The Human Rights Campaign is calling on U.S. Secretary of State John Kerry to recall the nation’s ambassadors to Uganda and Nigeria.
The nation's largest LGBT civil rights group says that urgent consultation is required before regular diplomacy can proceed with nations that recently enacted some of the world’s most virulently anti-LGBT laws.
“The Ugandan and Nigerian governments’ decisions to treat their LGBT citizens like criminals cannot be accepted as business as usual by the U.S. government. We urge Secretary Kerry to recall both Ambassadors for consultations in Washington to make clear the seriousness of the situation in both countries,” said HRC president Chad Griffin in a news release.
Last week, a spokesperson for the Ugandan president announced that President Yoweri Museveni would sign an archaic anti-LGBT bill into law that was passed by the Uganda parliament last December. The measure calls for gay Ugandans or anyone “promoting” homosexuality to be jailed — potentially for life.
The passage of the AHB is part of a broader attack on fundamental freedoms in Uganda over the past several years. Human rights violations are on the rise there and the bill represents an especially troubling escalation of this trend, according to human rights leaders.
Meanwhile, Nigerian President Goodluck Jonathan has signed into law a measure that criminalizes same-sex marriage, punishes homosexuality with jail terms of up to 14 years and threatens any person who supports or is a member of an LGBT organization with 10 years’ imprisonment.
Since the law was enacted, Nigerian activists and human rights groups have reported dozens of LGBT people have been arrested.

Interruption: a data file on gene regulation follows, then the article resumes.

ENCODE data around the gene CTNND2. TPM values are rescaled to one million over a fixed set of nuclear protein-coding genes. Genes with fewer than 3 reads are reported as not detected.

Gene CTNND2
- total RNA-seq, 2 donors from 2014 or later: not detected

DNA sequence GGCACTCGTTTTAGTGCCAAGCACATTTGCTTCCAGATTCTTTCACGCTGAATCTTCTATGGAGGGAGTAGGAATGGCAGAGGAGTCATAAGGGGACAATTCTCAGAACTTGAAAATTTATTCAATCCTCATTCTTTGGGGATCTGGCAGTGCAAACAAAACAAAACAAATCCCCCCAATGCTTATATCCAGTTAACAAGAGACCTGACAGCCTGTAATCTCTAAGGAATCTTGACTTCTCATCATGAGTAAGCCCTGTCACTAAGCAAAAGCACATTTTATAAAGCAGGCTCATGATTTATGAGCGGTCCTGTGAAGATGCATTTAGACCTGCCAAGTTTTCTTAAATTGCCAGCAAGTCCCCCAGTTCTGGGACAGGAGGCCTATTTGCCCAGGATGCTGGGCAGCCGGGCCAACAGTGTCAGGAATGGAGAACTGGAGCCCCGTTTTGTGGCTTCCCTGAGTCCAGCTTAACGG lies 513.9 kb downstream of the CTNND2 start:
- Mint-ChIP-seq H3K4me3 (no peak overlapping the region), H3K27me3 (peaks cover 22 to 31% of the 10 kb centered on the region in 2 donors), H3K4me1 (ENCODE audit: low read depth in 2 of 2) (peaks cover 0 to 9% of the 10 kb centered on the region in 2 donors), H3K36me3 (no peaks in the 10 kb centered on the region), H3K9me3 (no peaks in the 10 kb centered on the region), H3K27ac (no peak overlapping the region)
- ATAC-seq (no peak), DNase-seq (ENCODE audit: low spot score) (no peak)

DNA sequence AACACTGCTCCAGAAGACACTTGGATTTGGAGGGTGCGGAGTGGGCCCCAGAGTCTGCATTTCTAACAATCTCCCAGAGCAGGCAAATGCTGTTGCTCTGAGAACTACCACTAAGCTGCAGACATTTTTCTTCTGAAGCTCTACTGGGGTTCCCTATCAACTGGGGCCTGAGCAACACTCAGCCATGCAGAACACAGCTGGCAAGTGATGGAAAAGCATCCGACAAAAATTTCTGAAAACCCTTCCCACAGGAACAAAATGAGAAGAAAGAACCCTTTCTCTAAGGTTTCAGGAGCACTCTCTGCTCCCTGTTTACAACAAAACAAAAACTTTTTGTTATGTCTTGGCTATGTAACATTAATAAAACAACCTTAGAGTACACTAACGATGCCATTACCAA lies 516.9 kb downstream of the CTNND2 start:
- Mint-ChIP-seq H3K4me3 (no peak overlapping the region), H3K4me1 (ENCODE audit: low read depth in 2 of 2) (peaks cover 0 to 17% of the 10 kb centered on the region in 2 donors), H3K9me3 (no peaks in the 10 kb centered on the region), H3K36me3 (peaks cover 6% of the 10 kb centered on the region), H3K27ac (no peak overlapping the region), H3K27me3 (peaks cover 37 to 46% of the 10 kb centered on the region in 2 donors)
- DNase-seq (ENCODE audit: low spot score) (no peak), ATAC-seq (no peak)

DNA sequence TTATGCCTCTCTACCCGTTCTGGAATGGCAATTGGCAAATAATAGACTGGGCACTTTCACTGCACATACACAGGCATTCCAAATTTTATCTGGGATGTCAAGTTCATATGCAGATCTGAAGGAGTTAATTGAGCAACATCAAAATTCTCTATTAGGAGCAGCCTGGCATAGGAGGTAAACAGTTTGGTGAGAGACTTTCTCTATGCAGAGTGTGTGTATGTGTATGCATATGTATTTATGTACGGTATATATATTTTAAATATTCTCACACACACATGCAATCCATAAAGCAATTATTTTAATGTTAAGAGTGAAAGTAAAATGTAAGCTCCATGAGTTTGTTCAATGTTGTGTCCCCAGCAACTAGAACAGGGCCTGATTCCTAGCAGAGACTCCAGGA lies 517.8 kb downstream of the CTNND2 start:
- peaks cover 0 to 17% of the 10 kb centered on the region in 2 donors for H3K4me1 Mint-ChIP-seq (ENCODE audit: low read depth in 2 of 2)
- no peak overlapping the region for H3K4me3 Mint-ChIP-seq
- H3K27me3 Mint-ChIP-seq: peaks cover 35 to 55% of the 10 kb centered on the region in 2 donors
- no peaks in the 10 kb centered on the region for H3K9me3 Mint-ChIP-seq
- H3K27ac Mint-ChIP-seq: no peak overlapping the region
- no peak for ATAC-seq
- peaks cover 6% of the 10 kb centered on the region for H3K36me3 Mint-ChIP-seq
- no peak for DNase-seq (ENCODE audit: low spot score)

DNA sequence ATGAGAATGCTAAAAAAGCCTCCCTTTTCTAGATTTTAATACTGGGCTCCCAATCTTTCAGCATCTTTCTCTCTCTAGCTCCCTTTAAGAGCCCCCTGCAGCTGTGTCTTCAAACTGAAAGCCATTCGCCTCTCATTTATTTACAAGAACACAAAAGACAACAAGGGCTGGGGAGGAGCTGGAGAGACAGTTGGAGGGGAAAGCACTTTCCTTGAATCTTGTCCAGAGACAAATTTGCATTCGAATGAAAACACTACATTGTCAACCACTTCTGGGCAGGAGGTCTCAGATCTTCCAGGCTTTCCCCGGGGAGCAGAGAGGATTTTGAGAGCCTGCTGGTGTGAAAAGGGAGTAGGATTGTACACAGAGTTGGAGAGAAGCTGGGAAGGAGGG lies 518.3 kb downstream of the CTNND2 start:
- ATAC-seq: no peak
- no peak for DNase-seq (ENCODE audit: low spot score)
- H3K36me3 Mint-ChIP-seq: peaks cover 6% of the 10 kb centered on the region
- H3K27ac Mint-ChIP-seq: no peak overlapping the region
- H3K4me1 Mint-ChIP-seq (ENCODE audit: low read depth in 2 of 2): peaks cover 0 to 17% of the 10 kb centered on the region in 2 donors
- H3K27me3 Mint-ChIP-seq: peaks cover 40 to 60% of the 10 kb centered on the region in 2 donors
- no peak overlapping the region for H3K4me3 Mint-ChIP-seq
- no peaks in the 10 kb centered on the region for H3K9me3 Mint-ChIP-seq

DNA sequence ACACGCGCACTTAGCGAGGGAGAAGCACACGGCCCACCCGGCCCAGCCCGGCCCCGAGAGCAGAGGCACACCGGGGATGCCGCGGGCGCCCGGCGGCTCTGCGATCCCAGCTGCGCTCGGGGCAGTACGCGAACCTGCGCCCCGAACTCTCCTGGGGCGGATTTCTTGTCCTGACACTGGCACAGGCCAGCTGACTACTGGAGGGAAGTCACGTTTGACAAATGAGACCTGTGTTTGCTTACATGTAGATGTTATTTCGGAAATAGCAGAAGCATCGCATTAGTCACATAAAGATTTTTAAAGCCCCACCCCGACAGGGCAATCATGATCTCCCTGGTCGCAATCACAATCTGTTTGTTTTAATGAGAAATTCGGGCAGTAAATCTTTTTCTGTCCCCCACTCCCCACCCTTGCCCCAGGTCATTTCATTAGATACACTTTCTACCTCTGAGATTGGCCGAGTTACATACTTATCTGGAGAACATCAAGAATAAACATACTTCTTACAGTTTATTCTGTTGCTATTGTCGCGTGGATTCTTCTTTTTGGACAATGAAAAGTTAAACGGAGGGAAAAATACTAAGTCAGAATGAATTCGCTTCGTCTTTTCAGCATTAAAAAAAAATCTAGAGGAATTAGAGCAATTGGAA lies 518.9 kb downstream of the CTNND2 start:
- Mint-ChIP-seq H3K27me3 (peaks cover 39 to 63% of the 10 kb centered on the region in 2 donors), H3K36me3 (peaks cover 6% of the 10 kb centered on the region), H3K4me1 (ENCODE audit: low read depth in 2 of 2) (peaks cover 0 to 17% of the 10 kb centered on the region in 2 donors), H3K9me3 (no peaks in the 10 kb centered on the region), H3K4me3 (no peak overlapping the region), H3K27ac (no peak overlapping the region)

Over the weekend, U.S. National Security Advisor Susan Rice reported on Twitter that dialogue with Museveni urging him to refrain from enacting the Anti-Homosexuality Bill had proven unproductive.
President Barrack Obama also issued a statement condemning the AHB.
Kerry too has criticized the governments of Uganda and Nigeria.
And, more recently, the secretary of state issued a statement on anti-gay rhetoric from officials in the Gambia.
Kerry said, "The United States is deeply troubled by the hateful rhetoric used by President Jammeh in his National Day speech on Feb. 18. All people are created equal and should be able to live free from discrimination, and that includes discrimination based on sexual identity and sexual orientation. We call on the government of the Gambia to protect the human rights of all Gambians, and we encourage the international community to send a clear signal that statements of this nature have no place in the public dialogue and are unacceptable."
Kerry also said, "Human rights and fundamental freedoms belong to all individuals. The United States stands by you no matter where you are and no matter who you love."